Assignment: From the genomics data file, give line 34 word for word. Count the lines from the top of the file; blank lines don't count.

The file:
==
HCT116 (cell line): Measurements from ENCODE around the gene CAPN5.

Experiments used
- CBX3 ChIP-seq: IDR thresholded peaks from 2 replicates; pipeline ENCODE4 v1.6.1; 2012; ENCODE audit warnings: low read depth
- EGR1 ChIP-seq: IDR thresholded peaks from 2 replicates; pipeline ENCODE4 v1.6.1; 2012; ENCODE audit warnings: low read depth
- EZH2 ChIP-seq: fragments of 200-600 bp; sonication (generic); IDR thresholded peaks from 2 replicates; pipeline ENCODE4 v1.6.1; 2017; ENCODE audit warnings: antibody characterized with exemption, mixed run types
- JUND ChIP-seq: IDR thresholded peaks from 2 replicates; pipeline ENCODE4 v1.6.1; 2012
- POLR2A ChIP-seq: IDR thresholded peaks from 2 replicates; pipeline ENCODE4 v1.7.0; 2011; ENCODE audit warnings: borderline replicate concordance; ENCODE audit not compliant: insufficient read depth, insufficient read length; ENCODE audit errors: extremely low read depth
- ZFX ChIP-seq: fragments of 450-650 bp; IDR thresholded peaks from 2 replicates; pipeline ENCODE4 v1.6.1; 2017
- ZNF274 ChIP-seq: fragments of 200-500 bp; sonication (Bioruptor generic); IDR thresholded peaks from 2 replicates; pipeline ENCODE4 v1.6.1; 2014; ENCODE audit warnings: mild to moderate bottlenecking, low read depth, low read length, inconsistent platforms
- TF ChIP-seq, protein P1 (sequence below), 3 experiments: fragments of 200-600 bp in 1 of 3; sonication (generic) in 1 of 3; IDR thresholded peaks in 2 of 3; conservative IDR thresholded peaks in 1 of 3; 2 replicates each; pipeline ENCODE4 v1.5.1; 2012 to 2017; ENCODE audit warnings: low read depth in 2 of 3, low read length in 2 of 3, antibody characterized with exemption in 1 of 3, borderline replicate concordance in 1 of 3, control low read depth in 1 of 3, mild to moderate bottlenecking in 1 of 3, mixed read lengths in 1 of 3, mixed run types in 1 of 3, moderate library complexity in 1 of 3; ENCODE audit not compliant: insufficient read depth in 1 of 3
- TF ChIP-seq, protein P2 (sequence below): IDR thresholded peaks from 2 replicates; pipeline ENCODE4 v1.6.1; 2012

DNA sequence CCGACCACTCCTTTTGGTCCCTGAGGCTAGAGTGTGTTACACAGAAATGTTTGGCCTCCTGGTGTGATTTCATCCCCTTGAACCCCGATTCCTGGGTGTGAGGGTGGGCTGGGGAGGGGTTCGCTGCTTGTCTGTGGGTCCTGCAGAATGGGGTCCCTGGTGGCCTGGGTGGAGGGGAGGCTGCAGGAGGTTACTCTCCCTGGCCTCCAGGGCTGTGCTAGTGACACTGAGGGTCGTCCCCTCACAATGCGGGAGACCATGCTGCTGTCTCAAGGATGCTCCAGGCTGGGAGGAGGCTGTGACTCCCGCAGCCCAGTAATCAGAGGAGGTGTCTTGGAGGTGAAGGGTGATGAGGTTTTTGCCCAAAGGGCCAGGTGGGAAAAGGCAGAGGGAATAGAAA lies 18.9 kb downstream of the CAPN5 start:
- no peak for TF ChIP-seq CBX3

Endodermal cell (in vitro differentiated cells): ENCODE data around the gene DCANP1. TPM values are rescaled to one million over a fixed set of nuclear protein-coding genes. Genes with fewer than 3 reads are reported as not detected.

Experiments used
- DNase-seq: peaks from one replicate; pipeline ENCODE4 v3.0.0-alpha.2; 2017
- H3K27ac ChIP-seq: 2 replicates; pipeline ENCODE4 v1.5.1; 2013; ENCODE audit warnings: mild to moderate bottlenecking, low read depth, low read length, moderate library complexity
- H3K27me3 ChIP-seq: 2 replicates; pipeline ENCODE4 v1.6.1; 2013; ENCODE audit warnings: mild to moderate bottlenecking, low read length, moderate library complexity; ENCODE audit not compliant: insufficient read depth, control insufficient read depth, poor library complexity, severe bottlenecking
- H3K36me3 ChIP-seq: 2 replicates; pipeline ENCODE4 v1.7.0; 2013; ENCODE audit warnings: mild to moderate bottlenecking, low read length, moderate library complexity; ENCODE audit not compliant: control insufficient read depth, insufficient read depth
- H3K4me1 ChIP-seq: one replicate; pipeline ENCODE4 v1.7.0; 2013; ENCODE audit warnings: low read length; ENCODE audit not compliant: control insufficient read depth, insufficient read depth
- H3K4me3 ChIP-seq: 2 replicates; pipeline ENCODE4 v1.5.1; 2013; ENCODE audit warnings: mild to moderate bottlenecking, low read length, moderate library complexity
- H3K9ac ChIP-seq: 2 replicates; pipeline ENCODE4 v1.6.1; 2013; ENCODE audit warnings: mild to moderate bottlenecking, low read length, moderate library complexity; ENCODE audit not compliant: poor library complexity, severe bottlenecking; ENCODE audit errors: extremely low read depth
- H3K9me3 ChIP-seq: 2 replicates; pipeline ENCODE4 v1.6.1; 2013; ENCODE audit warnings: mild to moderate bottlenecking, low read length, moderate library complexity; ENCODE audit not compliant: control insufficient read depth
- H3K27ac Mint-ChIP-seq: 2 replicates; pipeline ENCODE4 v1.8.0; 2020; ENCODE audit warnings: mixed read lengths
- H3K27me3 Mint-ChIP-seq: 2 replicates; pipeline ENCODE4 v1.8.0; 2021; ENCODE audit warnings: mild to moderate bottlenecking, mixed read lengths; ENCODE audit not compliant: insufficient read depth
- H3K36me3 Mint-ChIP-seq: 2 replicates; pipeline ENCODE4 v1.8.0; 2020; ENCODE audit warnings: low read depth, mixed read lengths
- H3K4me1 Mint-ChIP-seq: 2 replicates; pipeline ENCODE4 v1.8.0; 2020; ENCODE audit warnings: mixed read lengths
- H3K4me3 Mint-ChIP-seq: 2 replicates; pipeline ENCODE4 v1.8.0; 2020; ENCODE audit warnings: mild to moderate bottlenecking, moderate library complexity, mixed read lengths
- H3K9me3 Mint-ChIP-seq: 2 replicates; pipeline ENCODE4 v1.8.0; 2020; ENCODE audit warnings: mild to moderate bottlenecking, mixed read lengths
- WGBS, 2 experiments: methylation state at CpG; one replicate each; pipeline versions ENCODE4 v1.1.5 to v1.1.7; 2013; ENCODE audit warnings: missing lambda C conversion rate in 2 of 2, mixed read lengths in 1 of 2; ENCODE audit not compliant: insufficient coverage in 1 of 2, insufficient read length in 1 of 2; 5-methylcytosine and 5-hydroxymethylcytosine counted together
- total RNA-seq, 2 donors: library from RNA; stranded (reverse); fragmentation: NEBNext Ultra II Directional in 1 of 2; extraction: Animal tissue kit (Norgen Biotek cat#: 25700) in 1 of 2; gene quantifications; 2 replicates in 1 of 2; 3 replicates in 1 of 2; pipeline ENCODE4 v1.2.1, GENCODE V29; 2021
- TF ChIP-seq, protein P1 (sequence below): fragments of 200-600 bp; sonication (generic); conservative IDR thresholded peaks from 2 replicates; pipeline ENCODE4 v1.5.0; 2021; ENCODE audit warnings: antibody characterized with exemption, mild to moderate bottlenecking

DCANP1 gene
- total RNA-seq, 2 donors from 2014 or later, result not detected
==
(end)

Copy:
- total RNA-seq, 2 donors from 2014 or later, result not detected